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EnglishEdit

EtymologyEdit

From Middle English irchoun (hedgehog), borrowed from Old Northern French irechon, variant of Old Northern French herichun, Old French heriçun, heriçon (compare modern hérisson), from Vulgar Latin *ericio, ericionem, from Latin ericius (hedgehog).

PronunciationEdit

NounEdit

urchin (plural urchins)

  1. A mischievous child.
    • 1912, Zane Grey, Riders of the Purple Sage, Chapter 7
      And like these fresh green things were the dozens of babies, tots, toddlers, noisy urchins, laughing girls, a whole multitude of children of one family. For Collier Brandt, the father of all this numerous progeny, was a Mormon with four wives.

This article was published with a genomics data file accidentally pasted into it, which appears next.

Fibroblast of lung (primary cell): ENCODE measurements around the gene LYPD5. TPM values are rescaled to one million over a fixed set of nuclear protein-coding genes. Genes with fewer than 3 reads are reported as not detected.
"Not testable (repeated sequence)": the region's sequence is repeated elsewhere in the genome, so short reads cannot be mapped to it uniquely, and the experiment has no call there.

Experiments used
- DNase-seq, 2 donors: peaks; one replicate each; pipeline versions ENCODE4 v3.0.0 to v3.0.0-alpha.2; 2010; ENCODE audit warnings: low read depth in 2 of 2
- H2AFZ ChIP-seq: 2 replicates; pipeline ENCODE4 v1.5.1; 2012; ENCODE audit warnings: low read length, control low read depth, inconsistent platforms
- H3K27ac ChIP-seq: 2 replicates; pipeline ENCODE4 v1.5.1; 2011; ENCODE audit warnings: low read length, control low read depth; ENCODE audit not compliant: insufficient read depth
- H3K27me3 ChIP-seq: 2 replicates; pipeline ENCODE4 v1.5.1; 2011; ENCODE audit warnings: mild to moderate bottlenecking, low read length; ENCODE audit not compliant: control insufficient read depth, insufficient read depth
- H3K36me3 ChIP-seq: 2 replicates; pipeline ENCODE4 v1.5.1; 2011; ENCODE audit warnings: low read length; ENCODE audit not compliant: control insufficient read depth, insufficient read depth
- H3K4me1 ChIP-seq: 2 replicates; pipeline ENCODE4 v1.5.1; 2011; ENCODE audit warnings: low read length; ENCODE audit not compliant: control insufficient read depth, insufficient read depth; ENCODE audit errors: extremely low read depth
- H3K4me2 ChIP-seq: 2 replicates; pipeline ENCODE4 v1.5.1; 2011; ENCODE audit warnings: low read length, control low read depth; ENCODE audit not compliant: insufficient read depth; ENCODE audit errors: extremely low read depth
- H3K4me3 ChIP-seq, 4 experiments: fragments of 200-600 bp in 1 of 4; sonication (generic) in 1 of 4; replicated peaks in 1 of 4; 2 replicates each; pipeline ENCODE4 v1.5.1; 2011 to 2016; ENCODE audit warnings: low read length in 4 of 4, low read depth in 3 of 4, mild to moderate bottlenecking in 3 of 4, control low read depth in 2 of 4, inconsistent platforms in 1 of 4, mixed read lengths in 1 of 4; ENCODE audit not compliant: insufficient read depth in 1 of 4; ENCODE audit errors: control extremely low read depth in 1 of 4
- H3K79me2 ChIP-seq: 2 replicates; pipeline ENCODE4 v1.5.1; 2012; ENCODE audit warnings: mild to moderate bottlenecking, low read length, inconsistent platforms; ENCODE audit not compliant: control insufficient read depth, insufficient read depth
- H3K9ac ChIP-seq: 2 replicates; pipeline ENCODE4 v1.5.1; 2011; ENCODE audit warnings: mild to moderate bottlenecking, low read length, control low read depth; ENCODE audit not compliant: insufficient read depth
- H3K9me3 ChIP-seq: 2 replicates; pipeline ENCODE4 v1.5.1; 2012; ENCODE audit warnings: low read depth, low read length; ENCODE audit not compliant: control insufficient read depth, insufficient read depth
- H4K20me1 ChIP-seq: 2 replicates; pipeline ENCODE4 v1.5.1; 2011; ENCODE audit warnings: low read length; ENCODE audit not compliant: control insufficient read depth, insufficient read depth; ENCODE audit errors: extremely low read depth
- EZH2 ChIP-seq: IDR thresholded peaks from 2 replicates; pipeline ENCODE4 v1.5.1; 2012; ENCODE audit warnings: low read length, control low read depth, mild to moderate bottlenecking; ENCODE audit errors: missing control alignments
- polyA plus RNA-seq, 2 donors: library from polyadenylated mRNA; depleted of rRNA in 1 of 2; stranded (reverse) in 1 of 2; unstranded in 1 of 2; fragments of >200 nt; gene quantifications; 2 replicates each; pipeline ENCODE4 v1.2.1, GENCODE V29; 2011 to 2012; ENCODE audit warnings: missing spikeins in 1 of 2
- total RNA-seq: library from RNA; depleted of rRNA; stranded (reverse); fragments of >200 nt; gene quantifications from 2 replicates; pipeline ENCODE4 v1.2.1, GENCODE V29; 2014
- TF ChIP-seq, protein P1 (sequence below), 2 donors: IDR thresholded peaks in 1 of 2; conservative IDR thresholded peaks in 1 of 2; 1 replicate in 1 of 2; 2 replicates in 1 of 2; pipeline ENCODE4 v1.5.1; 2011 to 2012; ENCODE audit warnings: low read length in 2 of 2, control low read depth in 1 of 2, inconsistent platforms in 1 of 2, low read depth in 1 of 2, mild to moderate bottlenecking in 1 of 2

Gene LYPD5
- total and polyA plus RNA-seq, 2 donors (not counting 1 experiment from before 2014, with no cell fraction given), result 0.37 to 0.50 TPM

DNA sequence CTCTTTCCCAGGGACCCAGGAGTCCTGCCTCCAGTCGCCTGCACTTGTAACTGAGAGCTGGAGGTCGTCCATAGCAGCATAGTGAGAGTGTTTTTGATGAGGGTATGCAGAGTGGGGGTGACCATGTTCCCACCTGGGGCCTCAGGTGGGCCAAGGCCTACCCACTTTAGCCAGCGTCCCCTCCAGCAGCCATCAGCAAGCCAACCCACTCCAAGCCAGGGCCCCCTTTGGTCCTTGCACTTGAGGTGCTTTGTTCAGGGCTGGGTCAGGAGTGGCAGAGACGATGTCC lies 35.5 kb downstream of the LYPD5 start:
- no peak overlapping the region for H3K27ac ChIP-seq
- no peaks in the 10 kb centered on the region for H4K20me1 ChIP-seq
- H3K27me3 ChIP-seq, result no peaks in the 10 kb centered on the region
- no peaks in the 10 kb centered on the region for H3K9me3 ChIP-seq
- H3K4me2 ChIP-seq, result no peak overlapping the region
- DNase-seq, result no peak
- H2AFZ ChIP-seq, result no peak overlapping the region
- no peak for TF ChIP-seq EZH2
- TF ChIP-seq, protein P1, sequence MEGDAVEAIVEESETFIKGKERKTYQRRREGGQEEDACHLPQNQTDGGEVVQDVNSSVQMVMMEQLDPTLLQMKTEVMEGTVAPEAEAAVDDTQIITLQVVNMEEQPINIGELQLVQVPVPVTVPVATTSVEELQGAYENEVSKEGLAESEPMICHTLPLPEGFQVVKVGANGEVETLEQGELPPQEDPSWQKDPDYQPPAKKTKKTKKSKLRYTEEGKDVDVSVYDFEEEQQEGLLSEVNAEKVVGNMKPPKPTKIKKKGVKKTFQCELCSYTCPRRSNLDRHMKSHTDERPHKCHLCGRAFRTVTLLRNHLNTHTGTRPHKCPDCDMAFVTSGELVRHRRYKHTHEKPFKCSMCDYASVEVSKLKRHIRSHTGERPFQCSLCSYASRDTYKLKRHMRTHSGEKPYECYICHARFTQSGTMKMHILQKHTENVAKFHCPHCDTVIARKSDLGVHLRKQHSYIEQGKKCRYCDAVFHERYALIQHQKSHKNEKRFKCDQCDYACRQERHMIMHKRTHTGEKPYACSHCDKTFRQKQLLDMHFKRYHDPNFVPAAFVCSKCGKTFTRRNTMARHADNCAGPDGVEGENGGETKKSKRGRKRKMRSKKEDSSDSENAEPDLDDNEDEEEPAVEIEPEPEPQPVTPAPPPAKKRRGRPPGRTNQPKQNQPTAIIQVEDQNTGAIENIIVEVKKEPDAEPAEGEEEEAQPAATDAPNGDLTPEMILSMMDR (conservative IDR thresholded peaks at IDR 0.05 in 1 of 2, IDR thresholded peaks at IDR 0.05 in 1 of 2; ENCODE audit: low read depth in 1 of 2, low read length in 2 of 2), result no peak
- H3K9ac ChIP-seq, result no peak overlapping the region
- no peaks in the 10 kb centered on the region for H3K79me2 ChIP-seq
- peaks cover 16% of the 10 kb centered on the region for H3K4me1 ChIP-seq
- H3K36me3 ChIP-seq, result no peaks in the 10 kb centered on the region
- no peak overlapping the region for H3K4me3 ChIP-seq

2. A street urchin, a child who lives, or spends most of their time, in the streets.
    • W. Howitt
      And the urchins that stand with their thievish eyes / Forever on watch ran off each with a prize.
  3. (archaic) A hedgehog.
  4. A sea urchin.
  5. A mischievous elf supposed sometimes to take the form of a hedgehog.
    • Shakespeare
      We'll dress [them] like urchins, ouphes, and fairies.
  6. One of a pair in a series of small card cylinders arranged around a carding drum; so called from its fancied resemblance to the hedgehog.
    (Can we find and add a quotation of Knight to this entry?)
  7. (historical) A neutron-generating device that triggered the nuclear detonation of the earliest plutonium atomic bombs.

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